With the Democratic field finally narrowed down to a presumptive Joe Biden candidacy, it’s time to start examining where the race stands between the former Vice President and President Trump. Similar to the case in 2016, where Hillary Clinton stood strong on the coasts and Donald Trump saw an insurgence in the south and midwest, the 2020 race appears to be starting on a similar footing.

A slew of new polling gives President Trump a one-point lead among six key battleground states, the states which will likely determine the outcome in 2020. On the flip side, Joe Biden leads nationally among registered voters.

First, the battleground numbers from a CNBC/Change Research poll showing Trump struggling with Coronavirus handling, yet still able to notch a virtual tie among poll respondents in six key states:

The Republican incumbent and apparent Democratic nominee are virtually tied in the battlegrounds of Arizona, Florida, Michigan, North Carolina, Pennsylvania and Wisconsin, according to States of Play, a joint CNBC/Change Research survey of swing states. Trump edges Biden by a 48% to 47% margin across those states, the poll found.

Among the other key findings:

  • The coronavirus: 51% said Biden and Democrats would do a better job handling the outbreak, while 49% chose Trump and Republicans
  • Preventing another pandemic: 51% Biden to 49% Trump
  • Recovering from a recession: 50% Biden to 50% Trump
  • The economy: 52% Trump to 48% Biden
  • Creating jobs: 51% Trump to 49% Biden
  • Helping your pocketbook: 51% Trump to 49% Biden
  • Putting the middle class first: 52% Biden to 48% Trump
  • Making health care more affordable: 52% Biden to 48% Trump
  • Relying on facts and science to make decisions: 52% Biden to 48% Trump
  • The stock market: 57% Trump to 43% Biden

The numbers are close, but they skew slightly toward President Trump in relation to the economy and creating jobs. The question is whether the ongoing Coronavirus pandemic will create a situation where Trump’s economic numbers continue to nosedive and don’t recover anywhere near as impressive as they have been for the past 18 to 24 months.

In the states that count most under the Electoral College system, Trump continues to hang on while Biden starts the race in a virtual tie. This means that the decision for a vice presidential pick could be more crucial than ever considering the razor-thin margin.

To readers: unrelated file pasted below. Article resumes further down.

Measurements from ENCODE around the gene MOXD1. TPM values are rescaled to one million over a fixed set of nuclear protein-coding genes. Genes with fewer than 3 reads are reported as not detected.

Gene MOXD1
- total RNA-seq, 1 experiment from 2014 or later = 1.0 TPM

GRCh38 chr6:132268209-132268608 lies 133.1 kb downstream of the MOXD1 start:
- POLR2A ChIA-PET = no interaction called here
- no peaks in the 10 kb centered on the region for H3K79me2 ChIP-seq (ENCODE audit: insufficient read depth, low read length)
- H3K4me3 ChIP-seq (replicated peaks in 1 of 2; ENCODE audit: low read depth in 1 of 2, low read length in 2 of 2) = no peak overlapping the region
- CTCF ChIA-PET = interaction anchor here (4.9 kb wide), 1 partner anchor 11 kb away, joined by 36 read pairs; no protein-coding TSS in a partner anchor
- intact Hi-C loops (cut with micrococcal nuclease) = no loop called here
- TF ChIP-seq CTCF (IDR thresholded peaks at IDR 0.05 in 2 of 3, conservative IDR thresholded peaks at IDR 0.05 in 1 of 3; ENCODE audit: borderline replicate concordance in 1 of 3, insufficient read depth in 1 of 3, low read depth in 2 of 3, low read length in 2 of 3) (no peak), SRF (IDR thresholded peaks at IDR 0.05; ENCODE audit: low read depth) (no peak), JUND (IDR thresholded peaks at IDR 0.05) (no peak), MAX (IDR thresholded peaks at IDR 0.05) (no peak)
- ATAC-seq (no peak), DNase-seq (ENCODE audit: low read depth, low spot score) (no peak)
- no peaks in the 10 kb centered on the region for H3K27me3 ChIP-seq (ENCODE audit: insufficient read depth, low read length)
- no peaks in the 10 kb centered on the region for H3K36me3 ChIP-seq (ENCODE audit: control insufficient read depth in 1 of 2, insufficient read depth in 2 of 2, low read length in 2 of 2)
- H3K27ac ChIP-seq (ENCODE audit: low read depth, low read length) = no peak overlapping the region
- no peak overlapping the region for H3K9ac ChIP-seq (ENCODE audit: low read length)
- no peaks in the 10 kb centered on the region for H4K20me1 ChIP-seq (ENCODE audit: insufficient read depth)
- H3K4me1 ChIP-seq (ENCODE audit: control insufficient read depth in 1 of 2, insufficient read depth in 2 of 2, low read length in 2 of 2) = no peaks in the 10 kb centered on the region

Outside of the battleground states, looking at national numbers, Biden is leading by a healthy amount. The latest numbers from Reuters/Ipsos give Biden a sizable lead:

The latest survey from Reuters and Ipsos, which was conducted from April 15 to 21, showed that 47 percent of registered voters backed Biden while just 39 percent said they’d support Trump in the presidential election. That’s an increase of 2 percent support for Biden since the poll was conducted the previous week, and an increase of 4 percent from two weeks back.

National numbers make for a good headline and a good fundraising pitch, but they don’t necessarily translate into electoral victory. Just ask Hillary Clinton. Trump’s campaign is built for a unique slice of the country that holds a distinct advantage which leaves national poll numbers almost meaningless. Well, they’re not meaningless, it’s crucial to gauge how generally popular a candidate is. Based on these numbers it seems Biden will be picking up broad support in the deep-blue strongholds just as Hillary did four years ago.

As the country grapples with COVID-19, the poll numbers will shift and hinge more and more on the economic circumstances of individuals and small businesses. When and how various states can re-open, and whether there is a significant increase in the spread of the disease will be directly related to how voters eventually look back on President Trump’s handling of the crisis.